Kleine windturbines van Wind my Roof maken van woningen energiefabriekjes Beeld: Wind my Roof
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One of the problems facing politicians on all active levels – European, national and municipal – is that they are not always able to sell the energy transition as a good thing. In The Netherlands, they came up with a term that said something like “we have to get rid of gas”, which implies that the general public will have to pay a price. After all, they’ll end up having to buy something new to replace it.

This is a missed opportunity. Given that there are plenty of new energy (related) systems under development and sometimes even already on the market which citizens themselves could earn money from. A good example is the product from SunRoof, a Swedish-Polish start-up that manufactures roofs made entirely of solar cells. Instead of a bluish slab atop a roof that contrasts in an unsightly way with traditional roof tiles, they manufacture roofs made solely out of solar panels for new and existing properties. Therefore, if you have an old building, it can be retrofitted with these solar roofs. According to one of SunRoof’s founders, Lech Kaniuk, their initial costs are recouped within a maximum of five years. “Even in northern Sweden,” Kaniuk says, despite the fact that you have less sunshine there than in most other parts of the world.

Smooth roof

The roof has a smooth appearance. It functions as an energy factory that generates so much energy that a normal household is unable to consume all of it. Not even if you use it to charge your electric car.

That’s why SunRoof has developed a platform for customers who have a SunRoof to sell on their surplus energy. In other words, you will be able to earn money with your roof.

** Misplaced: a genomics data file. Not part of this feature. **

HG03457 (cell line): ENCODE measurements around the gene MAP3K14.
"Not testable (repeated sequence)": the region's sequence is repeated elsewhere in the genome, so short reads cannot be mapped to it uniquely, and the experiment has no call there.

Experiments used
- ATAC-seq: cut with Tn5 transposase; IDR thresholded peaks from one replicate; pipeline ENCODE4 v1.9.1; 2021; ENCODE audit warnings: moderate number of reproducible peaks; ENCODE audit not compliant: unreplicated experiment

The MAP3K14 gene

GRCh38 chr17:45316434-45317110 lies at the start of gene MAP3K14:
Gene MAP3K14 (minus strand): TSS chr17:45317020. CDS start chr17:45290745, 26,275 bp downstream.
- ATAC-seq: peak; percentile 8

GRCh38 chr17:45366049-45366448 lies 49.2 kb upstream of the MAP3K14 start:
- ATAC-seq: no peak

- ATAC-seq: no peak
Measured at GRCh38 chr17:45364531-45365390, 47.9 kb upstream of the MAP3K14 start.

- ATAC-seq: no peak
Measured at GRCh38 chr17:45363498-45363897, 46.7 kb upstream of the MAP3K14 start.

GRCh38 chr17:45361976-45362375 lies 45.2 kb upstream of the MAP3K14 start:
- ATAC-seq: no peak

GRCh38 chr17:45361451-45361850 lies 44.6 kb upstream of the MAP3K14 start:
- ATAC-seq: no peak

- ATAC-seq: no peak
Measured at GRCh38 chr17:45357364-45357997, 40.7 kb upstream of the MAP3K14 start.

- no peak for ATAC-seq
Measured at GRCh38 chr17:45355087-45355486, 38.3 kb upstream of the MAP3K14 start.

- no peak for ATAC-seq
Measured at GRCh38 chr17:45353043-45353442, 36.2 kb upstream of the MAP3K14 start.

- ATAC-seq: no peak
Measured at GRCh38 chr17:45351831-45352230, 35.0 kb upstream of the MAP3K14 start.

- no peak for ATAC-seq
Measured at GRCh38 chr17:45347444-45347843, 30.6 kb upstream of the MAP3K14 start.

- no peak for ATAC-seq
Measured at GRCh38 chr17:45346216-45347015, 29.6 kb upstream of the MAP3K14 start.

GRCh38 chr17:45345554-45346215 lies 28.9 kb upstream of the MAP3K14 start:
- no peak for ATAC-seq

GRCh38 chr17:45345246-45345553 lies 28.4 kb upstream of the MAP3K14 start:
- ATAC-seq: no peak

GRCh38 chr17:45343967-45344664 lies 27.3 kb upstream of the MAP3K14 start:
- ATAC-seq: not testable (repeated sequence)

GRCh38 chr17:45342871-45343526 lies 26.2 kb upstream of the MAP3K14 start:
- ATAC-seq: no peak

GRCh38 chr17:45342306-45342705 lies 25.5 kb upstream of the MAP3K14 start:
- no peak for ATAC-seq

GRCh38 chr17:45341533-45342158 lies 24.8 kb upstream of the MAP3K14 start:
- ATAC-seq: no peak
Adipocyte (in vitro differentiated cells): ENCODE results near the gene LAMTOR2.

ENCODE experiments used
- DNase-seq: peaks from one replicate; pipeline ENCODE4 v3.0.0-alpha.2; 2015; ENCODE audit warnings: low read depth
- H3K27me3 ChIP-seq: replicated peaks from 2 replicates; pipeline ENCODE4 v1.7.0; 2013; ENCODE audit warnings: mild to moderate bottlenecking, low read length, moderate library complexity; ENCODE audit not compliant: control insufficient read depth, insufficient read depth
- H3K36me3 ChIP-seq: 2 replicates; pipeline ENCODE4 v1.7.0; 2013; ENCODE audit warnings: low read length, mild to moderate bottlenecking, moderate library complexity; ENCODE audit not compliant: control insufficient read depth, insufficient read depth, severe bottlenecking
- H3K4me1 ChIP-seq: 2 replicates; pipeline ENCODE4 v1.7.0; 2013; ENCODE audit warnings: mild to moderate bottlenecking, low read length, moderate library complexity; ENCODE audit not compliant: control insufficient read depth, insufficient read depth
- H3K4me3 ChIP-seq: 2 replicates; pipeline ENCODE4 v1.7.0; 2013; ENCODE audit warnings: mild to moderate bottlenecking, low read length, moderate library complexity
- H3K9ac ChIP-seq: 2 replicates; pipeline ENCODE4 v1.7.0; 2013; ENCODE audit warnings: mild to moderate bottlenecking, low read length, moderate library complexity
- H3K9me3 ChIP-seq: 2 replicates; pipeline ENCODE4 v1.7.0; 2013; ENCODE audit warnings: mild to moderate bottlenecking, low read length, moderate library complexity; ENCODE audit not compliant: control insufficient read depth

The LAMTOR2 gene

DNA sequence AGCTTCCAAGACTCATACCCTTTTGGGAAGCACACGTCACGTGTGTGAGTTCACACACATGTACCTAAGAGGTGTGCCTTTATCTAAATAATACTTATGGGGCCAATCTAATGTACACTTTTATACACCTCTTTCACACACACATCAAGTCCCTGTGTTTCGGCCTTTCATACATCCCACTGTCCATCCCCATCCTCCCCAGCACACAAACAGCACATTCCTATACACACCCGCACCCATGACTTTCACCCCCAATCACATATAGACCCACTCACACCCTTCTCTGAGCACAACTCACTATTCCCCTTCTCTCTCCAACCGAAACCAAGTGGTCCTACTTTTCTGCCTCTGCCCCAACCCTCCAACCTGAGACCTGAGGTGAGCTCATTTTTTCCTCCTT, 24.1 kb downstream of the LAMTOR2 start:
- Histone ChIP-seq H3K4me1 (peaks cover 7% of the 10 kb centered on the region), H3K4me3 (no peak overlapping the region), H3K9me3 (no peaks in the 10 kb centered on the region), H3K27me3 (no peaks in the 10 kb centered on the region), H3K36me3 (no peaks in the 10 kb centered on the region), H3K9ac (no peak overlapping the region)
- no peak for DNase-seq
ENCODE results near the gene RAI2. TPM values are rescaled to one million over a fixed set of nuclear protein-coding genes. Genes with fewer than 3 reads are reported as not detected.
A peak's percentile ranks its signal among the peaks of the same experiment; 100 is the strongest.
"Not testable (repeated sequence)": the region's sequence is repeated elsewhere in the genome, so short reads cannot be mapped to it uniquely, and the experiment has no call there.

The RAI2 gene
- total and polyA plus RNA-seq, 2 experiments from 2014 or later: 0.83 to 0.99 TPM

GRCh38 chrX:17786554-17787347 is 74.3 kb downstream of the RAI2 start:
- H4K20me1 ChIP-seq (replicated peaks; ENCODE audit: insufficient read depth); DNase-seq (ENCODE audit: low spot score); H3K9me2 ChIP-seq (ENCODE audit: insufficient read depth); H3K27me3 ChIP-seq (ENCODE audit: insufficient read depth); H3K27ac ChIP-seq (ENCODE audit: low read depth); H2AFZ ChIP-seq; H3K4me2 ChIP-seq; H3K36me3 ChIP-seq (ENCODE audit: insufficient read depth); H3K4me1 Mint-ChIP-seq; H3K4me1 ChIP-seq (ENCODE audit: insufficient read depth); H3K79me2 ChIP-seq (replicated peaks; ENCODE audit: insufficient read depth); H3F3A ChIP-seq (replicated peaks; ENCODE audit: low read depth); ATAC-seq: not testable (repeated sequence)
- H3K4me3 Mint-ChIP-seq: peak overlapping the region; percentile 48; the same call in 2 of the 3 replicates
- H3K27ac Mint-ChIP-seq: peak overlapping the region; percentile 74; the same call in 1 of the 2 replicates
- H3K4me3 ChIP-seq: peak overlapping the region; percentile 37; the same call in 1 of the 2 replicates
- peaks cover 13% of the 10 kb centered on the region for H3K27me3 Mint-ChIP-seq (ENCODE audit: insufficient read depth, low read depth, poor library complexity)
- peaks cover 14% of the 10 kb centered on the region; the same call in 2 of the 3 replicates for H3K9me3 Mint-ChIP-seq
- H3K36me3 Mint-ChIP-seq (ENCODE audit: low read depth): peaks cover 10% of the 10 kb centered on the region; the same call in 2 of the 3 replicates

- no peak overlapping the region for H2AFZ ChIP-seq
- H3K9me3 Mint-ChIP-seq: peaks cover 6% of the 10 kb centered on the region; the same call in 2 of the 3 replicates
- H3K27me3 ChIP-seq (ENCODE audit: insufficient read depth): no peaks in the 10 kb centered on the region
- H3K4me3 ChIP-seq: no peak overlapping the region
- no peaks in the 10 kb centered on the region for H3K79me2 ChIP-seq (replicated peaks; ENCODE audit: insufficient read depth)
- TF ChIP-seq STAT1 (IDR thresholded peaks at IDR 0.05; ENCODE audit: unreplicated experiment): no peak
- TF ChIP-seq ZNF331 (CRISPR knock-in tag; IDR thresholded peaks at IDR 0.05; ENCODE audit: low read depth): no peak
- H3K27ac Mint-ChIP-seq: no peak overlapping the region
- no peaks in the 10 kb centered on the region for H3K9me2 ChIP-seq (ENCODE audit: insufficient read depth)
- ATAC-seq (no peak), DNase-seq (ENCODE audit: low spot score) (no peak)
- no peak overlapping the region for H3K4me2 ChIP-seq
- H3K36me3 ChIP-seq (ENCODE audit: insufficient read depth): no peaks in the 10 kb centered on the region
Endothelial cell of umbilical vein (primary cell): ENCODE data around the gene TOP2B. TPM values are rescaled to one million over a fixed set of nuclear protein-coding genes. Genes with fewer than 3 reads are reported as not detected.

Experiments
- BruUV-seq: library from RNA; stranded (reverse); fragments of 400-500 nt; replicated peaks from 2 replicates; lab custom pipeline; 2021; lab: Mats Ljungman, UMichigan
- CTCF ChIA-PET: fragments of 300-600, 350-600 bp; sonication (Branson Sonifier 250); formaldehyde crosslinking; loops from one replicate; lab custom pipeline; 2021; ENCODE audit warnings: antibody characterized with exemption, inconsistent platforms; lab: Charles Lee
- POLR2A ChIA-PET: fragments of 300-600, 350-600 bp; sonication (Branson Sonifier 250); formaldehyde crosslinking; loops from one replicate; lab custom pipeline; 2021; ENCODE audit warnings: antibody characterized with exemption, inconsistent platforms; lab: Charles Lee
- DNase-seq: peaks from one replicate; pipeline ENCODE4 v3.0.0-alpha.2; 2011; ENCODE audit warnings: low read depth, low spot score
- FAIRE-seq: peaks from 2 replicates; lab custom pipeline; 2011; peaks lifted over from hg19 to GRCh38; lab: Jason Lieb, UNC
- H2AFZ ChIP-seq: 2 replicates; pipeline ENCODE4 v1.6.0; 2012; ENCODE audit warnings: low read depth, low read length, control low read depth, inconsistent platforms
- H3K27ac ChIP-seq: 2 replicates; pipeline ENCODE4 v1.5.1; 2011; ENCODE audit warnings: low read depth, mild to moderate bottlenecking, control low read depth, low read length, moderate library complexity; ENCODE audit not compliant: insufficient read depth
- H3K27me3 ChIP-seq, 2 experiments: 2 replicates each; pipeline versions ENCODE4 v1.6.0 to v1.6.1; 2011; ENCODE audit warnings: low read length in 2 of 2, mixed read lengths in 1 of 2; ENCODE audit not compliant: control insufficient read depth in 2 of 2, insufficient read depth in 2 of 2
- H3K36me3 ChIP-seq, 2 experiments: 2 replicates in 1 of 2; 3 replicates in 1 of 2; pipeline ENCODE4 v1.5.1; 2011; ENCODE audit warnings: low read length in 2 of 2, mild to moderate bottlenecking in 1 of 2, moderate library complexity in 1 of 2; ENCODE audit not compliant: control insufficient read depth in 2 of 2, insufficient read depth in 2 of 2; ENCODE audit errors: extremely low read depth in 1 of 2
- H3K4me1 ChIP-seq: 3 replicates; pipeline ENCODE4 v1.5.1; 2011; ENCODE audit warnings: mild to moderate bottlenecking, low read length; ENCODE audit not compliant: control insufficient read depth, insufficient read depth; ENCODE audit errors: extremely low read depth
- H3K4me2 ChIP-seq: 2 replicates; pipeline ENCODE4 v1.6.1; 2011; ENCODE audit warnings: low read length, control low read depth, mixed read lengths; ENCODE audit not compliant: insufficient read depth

A solution for times when the sun doesn’t shine comes from WIND my ROOF. This French start-up have designed boxes for rooftops that contain a turbine with cylinders that turn whenever the wind picks up.

The boxes must be placed on the edge of the roof because that is where they catch the most wind. A video from WIND my ROOF explains how this works. The wind sweeps over the roof edge of the building and blows through the cylinders of the wind turbine boxes. This is how they generate electricity.

Shower water and saving energy

SunRoof and WIND my ROOF are start-ups that fit into this trend of providing solutions for the standards that buildings must meet by 2050. By then, thesecwill have to function in a CO2-neutral manner.

On another level, you also see products cropping up that aim to make buildings and homes energy efficient. For example, the Portuguese start-up Heaboo has come up with a shower system whereby water from the hot water tap is instantly hot as soon as you turn it on. Consumers on average wait at least half a minute before the water heated by the boiler or some other heating system reaches the shower.

If the pipes are lengthy, you have to wait longer and cold water will drain away for a longer period of time before you can jump under a hot shower. Which is wasteful, as Heaboo founder Rui Teixeira reasons, both in terms of water and energy. That’s why he has invented a thermal battery that you can connect to the shower faucet. The battery radiates heat to the water, which immediately comes out hot whenever you turn the tap on. As soon as the hot water from the boiler reaches the shower, the battery recharges itself using that heat. If all households, gyms, and other institutions that use showers were to switch to this kind of system, it would save a lot of water and energy.

You can also read the previous articles in this series here:

American Nobel Prize winner: ‘Stop subsidizing oil companies’

Ocean waves and giant magnifying glasses should facilitate energy transition

The Business Booster (TBB) is a trade fair for start-ups who are developing products to generate or use co2-free energy. the tbb is an initiative of EIT InnoEnergy. EIT InnoEnergy is a joint vehicle of the european commission and private entrepreneurs for investing in companies that help meet the paris climate targets and to work, live and work co2-neutral by 2050.